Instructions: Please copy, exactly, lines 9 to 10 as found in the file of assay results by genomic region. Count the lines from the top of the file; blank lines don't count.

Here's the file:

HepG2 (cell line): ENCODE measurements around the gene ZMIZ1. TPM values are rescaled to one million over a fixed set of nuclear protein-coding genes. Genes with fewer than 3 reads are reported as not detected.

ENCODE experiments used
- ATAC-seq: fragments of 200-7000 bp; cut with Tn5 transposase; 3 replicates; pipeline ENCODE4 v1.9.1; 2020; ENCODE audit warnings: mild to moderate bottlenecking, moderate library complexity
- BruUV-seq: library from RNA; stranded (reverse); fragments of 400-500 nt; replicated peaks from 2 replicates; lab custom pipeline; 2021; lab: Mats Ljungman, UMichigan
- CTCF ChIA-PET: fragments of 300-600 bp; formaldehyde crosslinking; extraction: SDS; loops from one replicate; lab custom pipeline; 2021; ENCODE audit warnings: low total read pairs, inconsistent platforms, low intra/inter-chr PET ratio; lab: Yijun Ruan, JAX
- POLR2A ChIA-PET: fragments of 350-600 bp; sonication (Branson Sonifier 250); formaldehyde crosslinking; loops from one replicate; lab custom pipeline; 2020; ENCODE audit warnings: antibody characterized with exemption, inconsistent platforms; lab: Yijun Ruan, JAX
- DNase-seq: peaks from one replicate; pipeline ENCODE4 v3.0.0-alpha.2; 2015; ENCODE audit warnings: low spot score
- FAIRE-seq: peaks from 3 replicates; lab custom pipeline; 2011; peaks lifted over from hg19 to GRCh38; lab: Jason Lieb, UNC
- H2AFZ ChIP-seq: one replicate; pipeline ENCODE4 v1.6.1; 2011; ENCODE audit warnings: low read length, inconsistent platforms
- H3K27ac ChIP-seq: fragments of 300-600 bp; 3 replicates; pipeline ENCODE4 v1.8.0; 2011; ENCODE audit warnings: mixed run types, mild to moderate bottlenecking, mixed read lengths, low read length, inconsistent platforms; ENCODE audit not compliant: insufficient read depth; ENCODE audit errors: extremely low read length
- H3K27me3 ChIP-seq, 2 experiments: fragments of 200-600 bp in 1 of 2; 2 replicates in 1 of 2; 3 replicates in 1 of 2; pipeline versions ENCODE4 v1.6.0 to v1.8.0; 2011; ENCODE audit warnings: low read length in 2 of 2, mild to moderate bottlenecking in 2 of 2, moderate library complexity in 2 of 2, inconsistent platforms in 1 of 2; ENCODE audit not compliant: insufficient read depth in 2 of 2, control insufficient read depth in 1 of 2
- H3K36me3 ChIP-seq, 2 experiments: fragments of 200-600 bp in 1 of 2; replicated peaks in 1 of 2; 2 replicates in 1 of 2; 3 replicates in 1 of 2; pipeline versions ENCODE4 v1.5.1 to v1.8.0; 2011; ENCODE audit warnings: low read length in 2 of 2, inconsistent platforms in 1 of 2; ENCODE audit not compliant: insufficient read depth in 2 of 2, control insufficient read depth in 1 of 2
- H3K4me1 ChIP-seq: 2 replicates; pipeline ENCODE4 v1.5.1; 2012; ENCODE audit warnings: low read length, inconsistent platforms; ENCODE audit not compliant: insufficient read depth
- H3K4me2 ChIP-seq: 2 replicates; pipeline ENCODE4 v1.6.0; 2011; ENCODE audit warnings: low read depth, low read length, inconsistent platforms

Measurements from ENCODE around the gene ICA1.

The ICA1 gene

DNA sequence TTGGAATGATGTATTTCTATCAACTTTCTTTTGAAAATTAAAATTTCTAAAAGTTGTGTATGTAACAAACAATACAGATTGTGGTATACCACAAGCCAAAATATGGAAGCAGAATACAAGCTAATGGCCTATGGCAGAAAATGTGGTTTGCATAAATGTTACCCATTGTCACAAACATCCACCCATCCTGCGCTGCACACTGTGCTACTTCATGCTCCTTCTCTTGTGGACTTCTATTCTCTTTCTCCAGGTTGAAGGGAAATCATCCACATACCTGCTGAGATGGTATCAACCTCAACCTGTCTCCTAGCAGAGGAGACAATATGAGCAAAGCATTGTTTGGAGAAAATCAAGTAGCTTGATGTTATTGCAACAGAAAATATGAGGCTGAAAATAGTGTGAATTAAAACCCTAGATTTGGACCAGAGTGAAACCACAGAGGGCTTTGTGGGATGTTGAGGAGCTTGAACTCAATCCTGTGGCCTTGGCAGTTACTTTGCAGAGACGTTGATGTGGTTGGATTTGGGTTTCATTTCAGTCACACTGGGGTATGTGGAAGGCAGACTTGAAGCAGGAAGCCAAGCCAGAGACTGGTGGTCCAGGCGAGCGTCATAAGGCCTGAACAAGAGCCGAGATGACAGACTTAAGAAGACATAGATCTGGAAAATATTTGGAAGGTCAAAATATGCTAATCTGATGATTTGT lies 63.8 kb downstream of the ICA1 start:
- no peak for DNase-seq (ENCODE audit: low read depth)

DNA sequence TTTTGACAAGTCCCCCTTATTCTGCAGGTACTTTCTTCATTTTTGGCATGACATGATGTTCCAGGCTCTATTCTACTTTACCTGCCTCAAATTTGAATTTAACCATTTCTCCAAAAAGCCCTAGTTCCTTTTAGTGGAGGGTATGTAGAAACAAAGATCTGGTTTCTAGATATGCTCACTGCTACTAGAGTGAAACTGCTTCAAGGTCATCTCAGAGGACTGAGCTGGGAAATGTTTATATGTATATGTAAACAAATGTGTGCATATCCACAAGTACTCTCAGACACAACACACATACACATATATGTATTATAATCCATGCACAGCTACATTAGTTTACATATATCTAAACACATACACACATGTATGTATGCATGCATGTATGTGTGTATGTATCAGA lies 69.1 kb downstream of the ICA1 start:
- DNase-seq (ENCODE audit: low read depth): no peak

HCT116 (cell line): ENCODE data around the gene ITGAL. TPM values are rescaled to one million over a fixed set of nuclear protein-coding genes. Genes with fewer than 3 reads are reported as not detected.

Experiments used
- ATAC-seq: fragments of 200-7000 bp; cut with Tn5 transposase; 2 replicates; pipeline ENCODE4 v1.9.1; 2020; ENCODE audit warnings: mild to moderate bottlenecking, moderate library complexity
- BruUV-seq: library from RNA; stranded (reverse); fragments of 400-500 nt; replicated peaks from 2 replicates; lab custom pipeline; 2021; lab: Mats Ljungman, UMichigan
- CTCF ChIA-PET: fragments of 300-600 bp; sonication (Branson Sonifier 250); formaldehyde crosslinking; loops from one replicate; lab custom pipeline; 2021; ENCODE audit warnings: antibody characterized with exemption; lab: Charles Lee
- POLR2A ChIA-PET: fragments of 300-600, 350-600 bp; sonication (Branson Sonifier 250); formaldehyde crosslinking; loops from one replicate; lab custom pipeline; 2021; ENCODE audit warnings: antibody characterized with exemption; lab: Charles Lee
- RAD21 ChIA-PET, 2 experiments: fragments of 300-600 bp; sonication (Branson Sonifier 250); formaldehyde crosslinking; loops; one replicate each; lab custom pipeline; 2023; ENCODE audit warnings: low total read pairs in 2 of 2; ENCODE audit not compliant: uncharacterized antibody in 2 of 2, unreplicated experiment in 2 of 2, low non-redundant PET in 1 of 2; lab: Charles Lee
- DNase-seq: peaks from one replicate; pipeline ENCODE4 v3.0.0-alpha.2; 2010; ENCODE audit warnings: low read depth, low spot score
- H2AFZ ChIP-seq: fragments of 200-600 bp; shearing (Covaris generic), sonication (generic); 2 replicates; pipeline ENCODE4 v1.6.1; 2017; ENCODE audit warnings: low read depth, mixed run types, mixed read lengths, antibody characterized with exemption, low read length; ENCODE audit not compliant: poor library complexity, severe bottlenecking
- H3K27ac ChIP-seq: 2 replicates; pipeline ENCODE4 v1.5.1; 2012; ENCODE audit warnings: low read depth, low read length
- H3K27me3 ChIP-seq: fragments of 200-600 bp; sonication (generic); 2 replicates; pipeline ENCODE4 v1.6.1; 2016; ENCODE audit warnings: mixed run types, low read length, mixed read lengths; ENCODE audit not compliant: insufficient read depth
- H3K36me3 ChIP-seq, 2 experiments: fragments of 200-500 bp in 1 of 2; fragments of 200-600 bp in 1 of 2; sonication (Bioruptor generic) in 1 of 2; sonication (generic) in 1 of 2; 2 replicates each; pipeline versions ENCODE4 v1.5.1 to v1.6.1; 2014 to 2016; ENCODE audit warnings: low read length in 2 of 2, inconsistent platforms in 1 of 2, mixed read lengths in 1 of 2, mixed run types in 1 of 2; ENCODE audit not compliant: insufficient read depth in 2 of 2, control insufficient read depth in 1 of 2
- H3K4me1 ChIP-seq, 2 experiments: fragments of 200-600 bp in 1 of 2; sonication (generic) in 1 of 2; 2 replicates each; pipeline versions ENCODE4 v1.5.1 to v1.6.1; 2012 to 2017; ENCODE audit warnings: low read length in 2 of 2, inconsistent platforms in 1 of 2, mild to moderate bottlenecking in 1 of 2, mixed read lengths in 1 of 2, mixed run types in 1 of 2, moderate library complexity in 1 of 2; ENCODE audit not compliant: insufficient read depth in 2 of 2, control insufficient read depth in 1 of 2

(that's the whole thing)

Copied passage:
- H2AFZ ChIP-seq: one replicate; pipeline ENCODE4 v1.6.1; 2011; ENCODE audit warnings: low read length, inconsistent platforms
- H3K27ac ChIP-seq: fragments of 300-600 bp; 3 replicates; pipeline ENCODE4 v1.8.0; 2011; ENCODE audit warnings: mixed run types, mild to moderate bottlenecking, mixed read lengths, low read length, inconsistent platforms; ENCODE audit not compliant: insufficient read depth; ENCODE audit errors: extremely low read length